Hugh Mackay’s central audience in “Generations” is the Baby Boom generation. These are the generation most aware of their identity as a cohort, the most likely to buy and read his book.
Mackay in 1997 describes the life of the cohort born in the late 1940s and early 1950s as
a dream start, full of the promise of an endless prosperity, followed by turbulence and hardship in their middle years.
The baby boom is connected with the marriage boom and the economic boom in Australia: responses to postwar optimism. Construction and manufacturing were growing as the older ‘Lucky Generation’ expected permament economic growth.
At the same time, Baby Boomers were growing up in a world polarised by a cold war between two competing ideologies: communism and capitalism.
Mackay points to a fascinating tension between optimism and idealism on the one side and the belief that the world could end in catastrophic nuclear war.
This is the generation who were brought up with a quest for personal happiness, expectation of material comfort and the ideal of egalitarianism. In mid life Baby Boomers have discovered that these expectations come with prices: high divorce rates, two-income households, and STRESS.
Mackay puzzles over the nostalgia of Boomers who ‘refuse to grow up’.
“They have become the generation who are still determined to stuff themselves into blue jeans in their late forties (partly to pretend they are not as old as they are, partly to remind themselves of how they looked in their teens, and partly to symbolise their determination to ‘stay close’ to their own children). They are still playing the music of their youth and young adulthood…”
This approach strikes me as an example of generational misunderstanding. This generation who will never grow into copies of their parents. It is a generation defined by the development of an alternative culture which was mistakenly assumed to be youth culture only. I see this in churches that expect people in their thirties and forties to suddenly tune in to traditional forms of worship. Or churches that say that their focus on work with the ‘Lucky Generation’ will pay dividends as the baby boomers start retiring. The bad news is that the retiring baby boomers are not likely to switch cultures.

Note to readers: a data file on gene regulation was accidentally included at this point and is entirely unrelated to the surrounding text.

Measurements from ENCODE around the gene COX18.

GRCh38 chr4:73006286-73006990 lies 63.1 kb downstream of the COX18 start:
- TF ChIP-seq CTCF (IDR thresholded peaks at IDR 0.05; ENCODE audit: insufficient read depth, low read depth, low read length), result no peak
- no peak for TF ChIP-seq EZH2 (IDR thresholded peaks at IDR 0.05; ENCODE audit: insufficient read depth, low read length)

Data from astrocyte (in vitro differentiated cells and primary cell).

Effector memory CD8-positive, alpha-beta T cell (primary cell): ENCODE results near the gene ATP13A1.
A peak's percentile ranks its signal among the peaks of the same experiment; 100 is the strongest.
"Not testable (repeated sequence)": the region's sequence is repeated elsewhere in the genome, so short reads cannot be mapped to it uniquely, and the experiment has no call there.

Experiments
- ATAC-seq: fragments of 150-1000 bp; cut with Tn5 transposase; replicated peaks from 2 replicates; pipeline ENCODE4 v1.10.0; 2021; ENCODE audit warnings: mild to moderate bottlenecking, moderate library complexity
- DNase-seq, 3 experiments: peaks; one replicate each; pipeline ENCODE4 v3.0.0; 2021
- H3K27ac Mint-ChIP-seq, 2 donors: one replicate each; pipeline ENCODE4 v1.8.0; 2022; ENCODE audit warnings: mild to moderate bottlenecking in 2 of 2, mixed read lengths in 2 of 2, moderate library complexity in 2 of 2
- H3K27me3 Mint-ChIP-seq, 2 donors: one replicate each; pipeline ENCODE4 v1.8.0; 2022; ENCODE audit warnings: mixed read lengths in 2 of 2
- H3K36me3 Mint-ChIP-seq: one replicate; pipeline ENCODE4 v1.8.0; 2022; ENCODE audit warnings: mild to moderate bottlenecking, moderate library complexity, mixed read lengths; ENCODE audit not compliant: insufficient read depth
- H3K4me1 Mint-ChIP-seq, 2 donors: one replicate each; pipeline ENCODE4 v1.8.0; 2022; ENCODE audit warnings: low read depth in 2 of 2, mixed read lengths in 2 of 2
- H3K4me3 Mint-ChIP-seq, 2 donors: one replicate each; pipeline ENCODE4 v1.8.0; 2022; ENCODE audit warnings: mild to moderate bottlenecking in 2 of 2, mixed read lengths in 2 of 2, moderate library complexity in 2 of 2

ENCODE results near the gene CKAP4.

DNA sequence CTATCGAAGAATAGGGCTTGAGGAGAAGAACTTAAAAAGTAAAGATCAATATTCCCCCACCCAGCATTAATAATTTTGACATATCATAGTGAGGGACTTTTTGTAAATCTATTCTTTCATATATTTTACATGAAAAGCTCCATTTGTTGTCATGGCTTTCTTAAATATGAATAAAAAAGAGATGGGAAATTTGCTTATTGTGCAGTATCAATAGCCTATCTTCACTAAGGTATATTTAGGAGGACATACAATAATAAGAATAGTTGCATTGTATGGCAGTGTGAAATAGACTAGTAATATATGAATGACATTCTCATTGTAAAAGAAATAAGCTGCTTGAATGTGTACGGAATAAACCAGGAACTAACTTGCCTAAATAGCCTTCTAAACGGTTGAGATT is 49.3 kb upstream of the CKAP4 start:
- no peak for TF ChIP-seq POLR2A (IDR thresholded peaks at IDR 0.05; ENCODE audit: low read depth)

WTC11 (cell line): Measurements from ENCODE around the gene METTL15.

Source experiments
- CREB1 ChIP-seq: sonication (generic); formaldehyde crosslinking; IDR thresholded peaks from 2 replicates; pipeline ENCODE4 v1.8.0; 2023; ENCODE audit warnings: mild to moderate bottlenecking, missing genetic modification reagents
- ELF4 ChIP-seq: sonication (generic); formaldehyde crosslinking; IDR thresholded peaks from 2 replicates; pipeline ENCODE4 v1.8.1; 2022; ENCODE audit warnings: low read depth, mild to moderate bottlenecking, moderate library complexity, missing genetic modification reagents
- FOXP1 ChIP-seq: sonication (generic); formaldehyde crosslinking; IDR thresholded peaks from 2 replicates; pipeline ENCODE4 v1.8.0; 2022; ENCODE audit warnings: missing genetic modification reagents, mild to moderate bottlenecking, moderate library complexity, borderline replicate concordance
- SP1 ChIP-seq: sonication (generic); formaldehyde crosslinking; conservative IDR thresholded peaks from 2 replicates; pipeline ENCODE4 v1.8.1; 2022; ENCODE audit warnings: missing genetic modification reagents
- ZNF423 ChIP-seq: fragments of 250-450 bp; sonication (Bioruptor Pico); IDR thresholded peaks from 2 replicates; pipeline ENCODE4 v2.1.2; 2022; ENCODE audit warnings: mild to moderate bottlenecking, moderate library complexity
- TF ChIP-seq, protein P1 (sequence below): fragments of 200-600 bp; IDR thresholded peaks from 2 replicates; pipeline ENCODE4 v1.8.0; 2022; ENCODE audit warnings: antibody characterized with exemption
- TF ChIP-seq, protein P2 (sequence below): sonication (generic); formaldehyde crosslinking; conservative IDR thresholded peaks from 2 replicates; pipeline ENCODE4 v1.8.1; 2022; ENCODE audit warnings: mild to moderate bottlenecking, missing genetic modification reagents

The irony is that the Lucky Generation have the same approach but are not so aware of it. Ask them what they were listening to between the ages of seventeen and twenty five and they’ll break into community singing. The tastes they developed back then haven’t gone away. Likewise their approaches to short hair and formal clothing.
Wanted: Tampons With Beepers
What a heading! It certainly captures the sense of the fast pace of the Boomer generation. Stress for many is ‘inextricably linked in their minds with the idea of busyness’. It’s not just managing their own hectic lives, but also organising the lives of their children.
Shifting Sands: Marriage and Work
Mackay tells us that “Boomers envy their parents for having lived at a time when things seemed more ‘cut and dried’ and when even personal morality seemed more straightforward than it does in the kaleidoscope of relativity and postmodernism.”
I imagine that this envy might surface at times of mid life crisis of early Boomers. Perhaps this is an example of the nostalgia Mackay refers to earlier. But it is superseded by the change of values relating to marriage and family.
It’s the Baby Boomers who started talking about the quality of relationships: the quality of intimacy, quality time. And perhaps because of those very expectations, Boomers surpassed their parents in the rate of marriage breakdown. It could be argued that marriages had broken down just as much before, but had not been allowed to be dissolved. But now, with the relaxing of expectations regarding gender roles, and the increased financial independence of women, divorces could be considered openly. Mackay remarks that the majority of divorces are now being intiated by women.
Boomers left school with a choice of well paid careers before them. Now, in mid life and beyond, many have experienced redundancy or retrenchment. Men and women have learned to adjust to two-income families. Men, in particular, have had to rethink their sense of identity with something other than work.
It all seems so serious